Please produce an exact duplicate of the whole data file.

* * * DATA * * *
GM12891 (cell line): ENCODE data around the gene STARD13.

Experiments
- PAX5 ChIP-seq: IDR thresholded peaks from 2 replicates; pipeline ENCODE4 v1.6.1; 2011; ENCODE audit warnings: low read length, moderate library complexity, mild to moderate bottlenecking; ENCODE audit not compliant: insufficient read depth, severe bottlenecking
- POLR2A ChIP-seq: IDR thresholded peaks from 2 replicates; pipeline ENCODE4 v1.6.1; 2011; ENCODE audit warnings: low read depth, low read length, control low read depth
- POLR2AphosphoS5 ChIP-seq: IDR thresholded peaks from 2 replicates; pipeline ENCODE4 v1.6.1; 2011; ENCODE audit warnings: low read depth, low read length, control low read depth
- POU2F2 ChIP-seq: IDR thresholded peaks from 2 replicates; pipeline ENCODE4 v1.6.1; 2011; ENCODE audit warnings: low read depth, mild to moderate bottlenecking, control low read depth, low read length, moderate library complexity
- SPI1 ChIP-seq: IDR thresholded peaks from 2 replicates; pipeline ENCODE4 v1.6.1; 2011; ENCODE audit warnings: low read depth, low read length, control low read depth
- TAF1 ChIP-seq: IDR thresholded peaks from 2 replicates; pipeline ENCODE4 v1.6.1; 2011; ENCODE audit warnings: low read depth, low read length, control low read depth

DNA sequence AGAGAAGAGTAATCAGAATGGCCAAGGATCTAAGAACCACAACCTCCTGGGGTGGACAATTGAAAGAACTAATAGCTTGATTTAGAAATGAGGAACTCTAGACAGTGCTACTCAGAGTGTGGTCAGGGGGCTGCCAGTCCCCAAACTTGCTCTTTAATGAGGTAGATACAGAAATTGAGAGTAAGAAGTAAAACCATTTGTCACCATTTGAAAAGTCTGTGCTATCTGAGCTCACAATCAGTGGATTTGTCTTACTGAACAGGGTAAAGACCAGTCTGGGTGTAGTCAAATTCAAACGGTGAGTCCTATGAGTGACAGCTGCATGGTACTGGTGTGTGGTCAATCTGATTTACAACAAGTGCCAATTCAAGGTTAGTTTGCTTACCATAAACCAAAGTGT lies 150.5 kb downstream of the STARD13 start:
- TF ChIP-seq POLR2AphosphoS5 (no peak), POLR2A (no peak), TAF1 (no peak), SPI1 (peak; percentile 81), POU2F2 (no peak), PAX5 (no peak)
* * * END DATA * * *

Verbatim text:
GM12891 (cell line): ENCODE data around the gene STARD13.

Experiments
- PAX5 ChIP-seq: IDR thresholded peaks from 2 replicates; pipeline ENCODE4 v1.6.1; 2011; ENCODE audit warnings: low read length, moderate library complexity, mild to moderate bottlenecking; ENCODE audit not compliant: insufficient read depth, severe bottlenecking
- POLR2A ChIP-seq: IDR thresholded peaks from 2 replicates; pipeline ENCODE4 v1.6.1; 2011; ENCODE audit warnings: low read depth, low read length, control low read depth
- POLR2AphosphoS5 ChIP-seq: IDR thresholded peaks from 2 replicates; pipeline ENCODE4 v1.6.1; 2011; ENCODE audit warnings: low read depth, low read length, control low read depth
- POU2F2 ChIP-seq: IDR thresholded peaks from 2 replicates; pipeline ENCODE4 v1.6.1; 2011; ENCODE audit warnings: low read depth, mild to moderate bottlenecking, control low read depth, low read length, moderate library complexity
- SPI1 ChIP-seq: IDR thresholded peaks from 2 replicates; pipeline ENCODE4 v1.6.1; 2011; ENCODE audit warnings: low read depth, low read length, control low read depth
- TAF1 ChIP-seq: IDR thresholded peaks from 2 replicates; pipeline ENCODE4 v1.6.1; 2011; ENCODE audit warnings: low read depth, low read length, control low read depth

DNA sequence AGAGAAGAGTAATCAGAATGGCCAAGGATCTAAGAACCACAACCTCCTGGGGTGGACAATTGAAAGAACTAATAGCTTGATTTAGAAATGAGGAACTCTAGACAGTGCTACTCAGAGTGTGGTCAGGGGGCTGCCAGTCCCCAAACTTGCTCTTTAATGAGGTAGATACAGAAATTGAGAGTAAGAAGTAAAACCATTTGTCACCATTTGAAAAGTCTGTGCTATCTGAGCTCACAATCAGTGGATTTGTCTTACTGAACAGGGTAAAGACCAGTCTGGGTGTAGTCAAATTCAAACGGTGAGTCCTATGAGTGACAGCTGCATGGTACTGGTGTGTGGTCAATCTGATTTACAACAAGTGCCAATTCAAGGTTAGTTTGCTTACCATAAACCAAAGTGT lies 150.5 kb downstream of the STARD13 start:
- TF ChIP-seq POLR2AphosphoS5 (no peak), POLR2A (no peak), TAF1 (no peak), SPI1 (peak; percentile 81), POU2F2 (no peak), PAX5 (no peak)